NASA’s first astronauts star in exhibit a half-century after blasting off Astronaut Jim Lovell, center, speaks, accompanied by fellow astronaut Tom Stafford, right, during the ribbon cutting ceremony for the Heroes and Legends exhibit at the Kennedy Space Center Visitor Complex in Florida on Friday, Nov. 11, 2016. At left is the master of ceremonies, John Zarrella, formerly of CNN. (Kevin O'Connell/NASA via AP)
NASA’s first astronauts star in exhibit a half-century after blasting off
Lexile

NASA's earliest and greatest astronauts gathered at Kennedy Space Center on November 11. They marked the grand opening of a space exhibit in which they're the stars.
 
Thirty astronauts, three of them moonwalkers, took part in the outdoor ceremony. Two had extra reason to celebrate. On November 11, 1966, 50 years ago, Jim Lovell and Buzz Aldrin launched on Gemini 12, the last of that program.
 
With all the excitement, Lovell forgot about the anniversary - until reminded by a reporter. He said spacewalks and rendezvous were refined on the two-man Gemini missions and "opened up the road to Apollo." He later flew on Apollo - Apollo 8, the first manned flight to the moon, and the infamous, close-call Apollo 13.
 
Lovell's Boy Scout handbook is on display at the exhibit's new United States Astronaut Hall of Fame. The Hall of Fame has been relocated from its original location six miles down the road. Also on display are Lovell's scouting sash and merit badges.
 
"I can't believe it's 50 years" since the last Gemini flight, said Thomas Stafford of Gemini 6 and 9, Apollo 10 and the Apollo-Soyuz joint mission. The latter was between the United States and Soviet Union.
 
Stafford's Gemini 9 capsule is on display. It's minus its hatches and some other items, he noted. Otherwise, it looks in good shape.
 
"It's a beautiful exhibit," Stafford, 86, told The Associated Press. "To me, it's something that's inspirational ... motivational for the young people."
 
In all, 30 U.S. astronauts spanning Gemini to shuttle - two of them women - gathered at the Kennedy Space Center Visitor Complex in Cape Canaveral, Fla., for the ceremony. The event paid high tribute to NASA's golden age of the 1960s and 1970s.
 
Also present: the children of the late Alan Shepard, the first American in space, and the late Neil Armstrong, the first man to step onto the moon.
 
The retired astronauts - 25 of them Hall of Famers in matching navy blazers - joined a few hundred space program workers, military veterans, space buffs and tourists in the sunshine, right outside the new visitor center exhibit, called "Heroes and Legends." Carved into fiberglass on the side of the building, a 30-foot-tall bas relief of the original Mercury 7 astronauts looked down on the crowd. Mercury 7's lone survivor, John Glenn, 95, sent best wishes.
 
The event was deliberately held on Veterans Day. All of the early astronauts were military men, as were many of the later space shuttle fliers. The holiday enabled some schoolchildren to attend. A few dressed up in astronaut suits.
 
During the ceremony, the 88-year-old Lovell said he doesn't consider himself in the same company of his own hero, Charles Lindbergh. Ever humble like so many of his colleagues, Lovell said he just did what he thought was "proper and exciting and something for the country."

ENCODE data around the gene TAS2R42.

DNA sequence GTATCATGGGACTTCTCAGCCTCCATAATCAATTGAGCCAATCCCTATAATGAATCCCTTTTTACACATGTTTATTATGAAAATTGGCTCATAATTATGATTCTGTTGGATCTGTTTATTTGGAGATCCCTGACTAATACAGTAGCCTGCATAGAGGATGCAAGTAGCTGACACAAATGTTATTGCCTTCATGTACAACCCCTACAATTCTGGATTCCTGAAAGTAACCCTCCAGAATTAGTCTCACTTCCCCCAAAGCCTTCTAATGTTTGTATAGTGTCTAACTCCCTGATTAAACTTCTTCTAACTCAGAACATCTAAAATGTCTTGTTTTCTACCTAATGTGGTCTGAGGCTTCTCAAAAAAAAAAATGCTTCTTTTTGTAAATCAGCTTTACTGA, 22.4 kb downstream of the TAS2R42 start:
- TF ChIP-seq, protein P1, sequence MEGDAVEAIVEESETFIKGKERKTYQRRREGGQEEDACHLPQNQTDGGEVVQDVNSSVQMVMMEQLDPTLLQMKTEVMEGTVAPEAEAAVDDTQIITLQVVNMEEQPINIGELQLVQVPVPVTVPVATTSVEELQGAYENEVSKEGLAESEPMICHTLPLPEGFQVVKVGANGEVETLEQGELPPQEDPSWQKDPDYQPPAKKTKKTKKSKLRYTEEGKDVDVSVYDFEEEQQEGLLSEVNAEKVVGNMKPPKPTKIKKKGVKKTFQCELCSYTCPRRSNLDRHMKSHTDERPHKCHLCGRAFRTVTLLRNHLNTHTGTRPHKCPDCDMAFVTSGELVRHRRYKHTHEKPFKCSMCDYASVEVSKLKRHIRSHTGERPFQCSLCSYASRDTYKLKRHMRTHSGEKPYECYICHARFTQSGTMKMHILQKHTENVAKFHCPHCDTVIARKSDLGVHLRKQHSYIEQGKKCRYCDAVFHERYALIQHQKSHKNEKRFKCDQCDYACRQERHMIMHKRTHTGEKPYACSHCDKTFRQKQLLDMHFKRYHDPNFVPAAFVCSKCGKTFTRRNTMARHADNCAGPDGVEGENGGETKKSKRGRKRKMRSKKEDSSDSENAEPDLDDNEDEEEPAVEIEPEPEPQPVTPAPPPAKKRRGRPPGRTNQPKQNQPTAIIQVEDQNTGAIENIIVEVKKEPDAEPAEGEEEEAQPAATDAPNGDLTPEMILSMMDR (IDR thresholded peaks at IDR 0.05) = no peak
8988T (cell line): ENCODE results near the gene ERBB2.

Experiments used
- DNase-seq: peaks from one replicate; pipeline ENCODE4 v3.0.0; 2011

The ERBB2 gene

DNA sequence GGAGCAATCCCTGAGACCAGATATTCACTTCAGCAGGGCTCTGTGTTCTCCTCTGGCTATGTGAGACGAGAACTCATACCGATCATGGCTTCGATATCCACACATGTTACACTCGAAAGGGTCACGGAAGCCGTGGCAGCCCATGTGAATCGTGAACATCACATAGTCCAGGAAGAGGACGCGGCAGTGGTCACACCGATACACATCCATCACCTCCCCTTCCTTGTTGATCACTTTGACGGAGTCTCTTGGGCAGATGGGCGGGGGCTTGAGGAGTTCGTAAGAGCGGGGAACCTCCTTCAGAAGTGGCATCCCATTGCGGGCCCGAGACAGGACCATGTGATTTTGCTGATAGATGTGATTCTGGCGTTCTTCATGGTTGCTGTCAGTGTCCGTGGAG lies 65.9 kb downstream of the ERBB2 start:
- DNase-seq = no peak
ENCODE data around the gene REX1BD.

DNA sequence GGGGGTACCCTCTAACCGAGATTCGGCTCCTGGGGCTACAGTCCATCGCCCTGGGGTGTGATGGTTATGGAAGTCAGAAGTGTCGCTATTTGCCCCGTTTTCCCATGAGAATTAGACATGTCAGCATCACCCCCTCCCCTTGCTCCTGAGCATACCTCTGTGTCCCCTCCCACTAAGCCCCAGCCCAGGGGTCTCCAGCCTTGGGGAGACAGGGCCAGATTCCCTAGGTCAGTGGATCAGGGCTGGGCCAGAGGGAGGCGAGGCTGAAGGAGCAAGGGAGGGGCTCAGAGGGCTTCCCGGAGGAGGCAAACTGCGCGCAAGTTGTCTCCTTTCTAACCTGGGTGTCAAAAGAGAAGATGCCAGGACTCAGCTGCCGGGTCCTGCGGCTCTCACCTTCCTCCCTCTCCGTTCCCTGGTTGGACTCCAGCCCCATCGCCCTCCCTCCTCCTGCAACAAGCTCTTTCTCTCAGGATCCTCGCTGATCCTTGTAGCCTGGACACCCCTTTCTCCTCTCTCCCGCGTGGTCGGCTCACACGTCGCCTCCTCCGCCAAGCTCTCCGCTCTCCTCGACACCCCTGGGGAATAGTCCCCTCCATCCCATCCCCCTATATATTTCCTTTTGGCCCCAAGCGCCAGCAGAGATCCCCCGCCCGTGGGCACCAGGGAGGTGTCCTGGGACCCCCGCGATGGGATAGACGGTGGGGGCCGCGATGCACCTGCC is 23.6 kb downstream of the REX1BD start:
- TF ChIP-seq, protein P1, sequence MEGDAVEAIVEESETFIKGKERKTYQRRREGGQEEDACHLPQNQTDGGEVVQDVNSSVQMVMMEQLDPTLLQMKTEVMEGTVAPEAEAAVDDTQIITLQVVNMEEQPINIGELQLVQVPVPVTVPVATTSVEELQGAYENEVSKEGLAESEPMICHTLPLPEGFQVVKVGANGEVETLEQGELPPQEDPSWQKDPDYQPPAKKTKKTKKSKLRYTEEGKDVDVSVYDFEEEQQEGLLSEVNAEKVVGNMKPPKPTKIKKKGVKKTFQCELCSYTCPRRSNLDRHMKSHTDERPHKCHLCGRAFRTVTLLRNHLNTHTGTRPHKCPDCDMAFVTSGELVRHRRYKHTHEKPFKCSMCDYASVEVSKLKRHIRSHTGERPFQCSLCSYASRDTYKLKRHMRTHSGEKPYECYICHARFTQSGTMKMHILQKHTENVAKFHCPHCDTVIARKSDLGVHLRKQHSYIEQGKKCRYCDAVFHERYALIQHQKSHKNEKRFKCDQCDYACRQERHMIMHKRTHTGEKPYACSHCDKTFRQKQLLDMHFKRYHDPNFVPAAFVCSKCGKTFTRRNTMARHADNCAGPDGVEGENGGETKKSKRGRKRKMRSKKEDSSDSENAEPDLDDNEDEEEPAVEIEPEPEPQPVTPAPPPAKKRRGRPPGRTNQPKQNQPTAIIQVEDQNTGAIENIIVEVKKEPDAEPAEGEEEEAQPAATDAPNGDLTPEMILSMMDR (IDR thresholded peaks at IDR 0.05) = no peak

"I guess I'm just a lucky guy," he said, grinning, as some of the audience laughed given his commander's role on Apollo 13.
 
Apollo 15 command module pilot Al Worden, 84, pointed out that the visitor complex showcases a Saturn V moon rocket and space shuttle Atlantis, not to mention all the new artifacts and relics "that I think people a thousand years from now are going to be happy to see."
 
"They're going to think back on the wonderful days that we've had here," Worden told the crowd. "And I guess in that same vein, that makes me a relic, too."
 
Apollo 16 moonwalker Charlie Duke, 81, offered this advice to everyone, particularly the young people in the audience and watching on NASA TV.
 
"Dream big, aim high."

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CRITICAL THINKING QUESTION
Why is the Gemini 9 spacecraft in the exhibit missing its hatches?
Write your answers in the comments section below


COMMENTS (3)
  • jcharles-dav
    11/17/2016 - 12:51 p.m.

    In response to NASA’s first astronauts star in exhibit a half-century after blasting off I think its nice that the they met up. I think that NASA was right by doing this. These men have made it to space and they can finally meet up. It will also help more men get into the hall of fame that it talked about. So NASA was smart by doing this.

  • bchase-dav
    11/17/2016 - 07:15 p.m.

    In response to "NASA’s first astronauts star in exhibit a half-century after blasting off," I agree that it is amazing that its been 50 years since these astronauts have been launched into space. One reason I agree is that 30 people were on the mission. Another reason is that 3 of them were moon-walkers(Not Michael Jackson). It says in the article "3 of them were moon-walkers". A third reason is 3 of them were women, so no feminists will get triggered. If there were only males, angry feminists would call this mission sexist. Even though its "Just a space mission", I think that this mission is amazing.

  • ezequield-ver
    11/22/2016 - 10:20 a.m.

    The aircraft could've had a hard and harsh landing that made it so parts from the Gemini feel off.

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